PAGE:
The men at Otherworld Fitness in Frederick, Maryland, move quickly from bars to climbing walls and elliptical machines as shouts of “Let’s do it!” and “Teamwork guys!” echo through the gym.
Each team is determined to win the competition. Not only are these competitors eager to race and win against each other, but also, most importantly, many of them are hoping to win their battle against opioid addiction.
Timothy Guinan knows firsthand the problems of opioid addiction, which claims more than 130 lives across the country each day. After watching his son struggle to stay sober, he has opened his gym, Otherworld Fitness, to assist others dealing with addiction in hopes that exercise will help them with the healing process.
“The training is physical but there is a lot of belief, mental and spiritual. When they leave here they are so pumped up. They are proud, confident and they believe in themselves again. It’s amazing seeing them coming from ‘low and slow’ to probably the happiest moment in their life without drugs,” said Guinan.
Sume Hatami, 35, a bartender in Baltimore, suffered from addiction for years. He tried heroin and cocaine. As a consequence, Hatami lost his job and his apartment and hit “rock bottom.”
Now that he has been sober for the last 17 months, Hatami recalls the impact of exercise in his recovering path and how it helped decrease his dependency on drugs. Working out continues to benefit him physically, mentally and emotionally.
“When I started working out, everything I did during the day was centered around the gym. Working out gives me a structure and something like an itinerary of my day,” Hatami said.
Hatami says that if he didn’t have such a routine structure, he would probably fall back into drugs.
“Drugs consume your life; you spend almost every second of your day either trying to get drugs, using drugs or finding ways and money to buy more drugs. Basically, it consumes your life; it keeps you extremely busy,” said Hatami.
Opioid abuse is a serious national crisis that impacts public health as well as social and economic welfare. According to The Centers for Disease Control and Prevention, around 68 percent of the more than 70,200 drug overdose deaths in 2017 involved an opioid. In 2017, there were 1,985 overdose deaths involving opioids in Maryland, which makes the state rank in the top five for opioid-related overdose deaths. Factors typically surrounding the deaths involve synthetic opioids with illicitly manufactured fentanyl (IMF) that can be found in combination with heroin, counterfeit pills and cocaine.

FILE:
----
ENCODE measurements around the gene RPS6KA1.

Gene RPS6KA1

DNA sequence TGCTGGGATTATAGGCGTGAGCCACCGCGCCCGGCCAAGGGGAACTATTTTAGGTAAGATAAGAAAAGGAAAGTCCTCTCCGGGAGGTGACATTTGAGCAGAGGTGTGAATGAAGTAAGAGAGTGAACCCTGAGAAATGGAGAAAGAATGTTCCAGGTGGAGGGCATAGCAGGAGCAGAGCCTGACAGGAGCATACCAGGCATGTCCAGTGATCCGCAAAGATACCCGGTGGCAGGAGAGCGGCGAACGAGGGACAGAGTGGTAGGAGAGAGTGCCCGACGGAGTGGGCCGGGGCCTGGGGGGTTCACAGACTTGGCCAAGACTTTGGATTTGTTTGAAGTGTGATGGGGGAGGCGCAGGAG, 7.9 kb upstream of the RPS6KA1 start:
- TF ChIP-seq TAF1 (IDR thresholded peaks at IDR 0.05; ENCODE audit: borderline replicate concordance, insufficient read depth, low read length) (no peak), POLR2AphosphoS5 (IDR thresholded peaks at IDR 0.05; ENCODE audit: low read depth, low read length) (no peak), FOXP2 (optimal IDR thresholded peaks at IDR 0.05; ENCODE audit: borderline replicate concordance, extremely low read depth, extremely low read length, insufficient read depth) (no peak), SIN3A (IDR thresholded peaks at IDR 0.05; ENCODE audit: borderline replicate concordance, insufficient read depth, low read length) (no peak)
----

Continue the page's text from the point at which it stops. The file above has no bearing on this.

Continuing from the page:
Some medical studies indicate that exercise is one of the most powerful interventions in overcoming addiction. Research shows that individuals in rehab who engage in regular physical exercise can profit from a reduction in stress levels and drug cravings, as well as an increase in better sleep, higher energy levels, and an improved mood.
Guinan has partnered with a faith-based organization called Helping Up Mission that helps individuals struggling with addiction. He charges the Helping Up Mission participants $19, which is 30 percent of what he usually charges other clients. In the meantime, he says that Otherworld Fitness continues donating money to Helping Up Mission.
“We donate $5 per shirt or hoodie sale to Helping Up Mission. A guesstimate for this year’s donation would be several hundred dollars. I still struggle with paying the rent because everything has come out of my pocket and we are not turning profit just yet,” said Guinan.
Even though the business hasn’t broken even yet, there are a number of impactful stories from participants whose lives have drastically changed from being in the program.
Another participant at Otherworld Fitness, Guinan’s son, Tim Leif, 32, was granted an intern position at Helping Up Mission after being sober for almost two years. At the age of 21, Leif started using prescribed pain killer pills. A few years later, Leif turned to the streets in search of heroin when his doctor stopped the prescribed medicine.